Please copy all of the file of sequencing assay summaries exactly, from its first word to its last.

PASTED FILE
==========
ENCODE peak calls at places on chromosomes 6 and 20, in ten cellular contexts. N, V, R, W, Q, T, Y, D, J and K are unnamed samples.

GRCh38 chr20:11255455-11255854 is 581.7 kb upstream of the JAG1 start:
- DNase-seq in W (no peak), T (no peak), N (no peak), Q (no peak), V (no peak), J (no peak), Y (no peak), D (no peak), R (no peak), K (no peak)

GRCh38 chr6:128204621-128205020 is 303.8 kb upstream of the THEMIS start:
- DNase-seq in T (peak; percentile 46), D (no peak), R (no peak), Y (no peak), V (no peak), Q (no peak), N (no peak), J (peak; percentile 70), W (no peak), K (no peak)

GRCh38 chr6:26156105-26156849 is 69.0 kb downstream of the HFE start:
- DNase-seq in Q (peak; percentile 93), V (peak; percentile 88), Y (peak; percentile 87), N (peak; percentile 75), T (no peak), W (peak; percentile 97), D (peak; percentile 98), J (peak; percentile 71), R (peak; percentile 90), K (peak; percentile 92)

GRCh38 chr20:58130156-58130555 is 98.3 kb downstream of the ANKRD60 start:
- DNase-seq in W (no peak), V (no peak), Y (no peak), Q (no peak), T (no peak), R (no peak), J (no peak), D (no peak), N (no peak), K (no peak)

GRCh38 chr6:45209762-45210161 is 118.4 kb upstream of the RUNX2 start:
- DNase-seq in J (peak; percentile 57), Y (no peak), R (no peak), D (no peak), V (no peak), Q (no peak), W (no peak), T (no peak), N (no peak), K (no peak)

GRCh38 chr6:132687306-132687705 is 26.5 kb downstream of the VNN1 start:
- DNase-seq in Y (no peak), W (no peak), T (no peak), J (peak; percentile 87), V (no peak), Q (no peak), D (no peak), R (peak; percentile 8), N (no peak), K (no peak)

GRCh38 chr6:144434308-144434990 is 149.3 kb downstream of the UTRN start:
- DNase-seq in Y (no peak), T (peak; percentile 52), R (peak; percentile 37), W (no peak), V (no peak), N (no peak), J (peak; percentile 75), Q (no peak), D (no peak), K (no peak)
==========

ENCODE peak calls at places on chromosomes 6 and 20, in ten cellular contexts. N, V, R, W, Q, T, Y, D, J and K are unnamed samples.

GRCh38 chr20:11255455-11255854 is 581.7 kb upstream of the JAG1 start:
- DNase-seq in W (no peak), T (no peak), N (no peak), Q (no peak), V (no peak), J (no peak), Y (no peak), D (no peak), R (no peak), K (no peak)

GRCh38 chr6:128204621-128205020 is 303.8 kb upstream of the THEMIS start:
- DNase-seq in T (peak; percentile 46), D (no peak), R (no peak), Y (no peak), V (no peak), Q (no peak), N (no peak), J (peak; percentile 70), W (no peak), K (no peak)

GRCh38 chr6:26156105-26156849 is 69.0 kb downstream of the HFE start:
- DNase-seq in Q (peak; percentile 93), V (peak; percentile 88), Y (peak; percentile 87), N (peak; percentile 75), T (no peak), W (peak; percentile 97), D (peak; percentile 98), J (peak; percentile 71), R (peak; percentile 90), K (peak; percentile 92)

GRCh38 chr20:58130156-58130555 is 98.3 kb downstream of the ANKRD60 start:
- DNase-seq in W (no peak), V (no peak), Y (no peak), Q (no peak), T (no peak), R (no peak), J (no peak), D (no peak), N (no peak), K (no peak)

GRCh38 chr6:45209762-45210161 is 118.4 kb upstream of the RUNX2 start:
- DNase-seq in J (peak; percentile 57), Y (no peak), R (no peak), D (no peak), V (no peak), Q (no peak), W (no peak), T (no peak), N (no peak), K (no peak)

GRCh38 chr6:132687306-132687705 is 26.5 kb downstream of the VNN1 start:
- DNase-seq in Y (no peak), W (no peak), T (no peak), J (peak; percentile 87), V (no peak), Q (no peak), D (no peak), R (peak; percentile 8), N (no peak), K (no peak)

GRCh38 chr6:144434308-144434990 is 149.3 kb downstream of the UTRN start:
- DNase-seq in Y (no peak), T (peak; percentile 52), R (peak; percentile 37), W (no peak), V (no peak), N (no peak), J (peak; percentile 75), Q (no peak), D (no peak), K (no peak)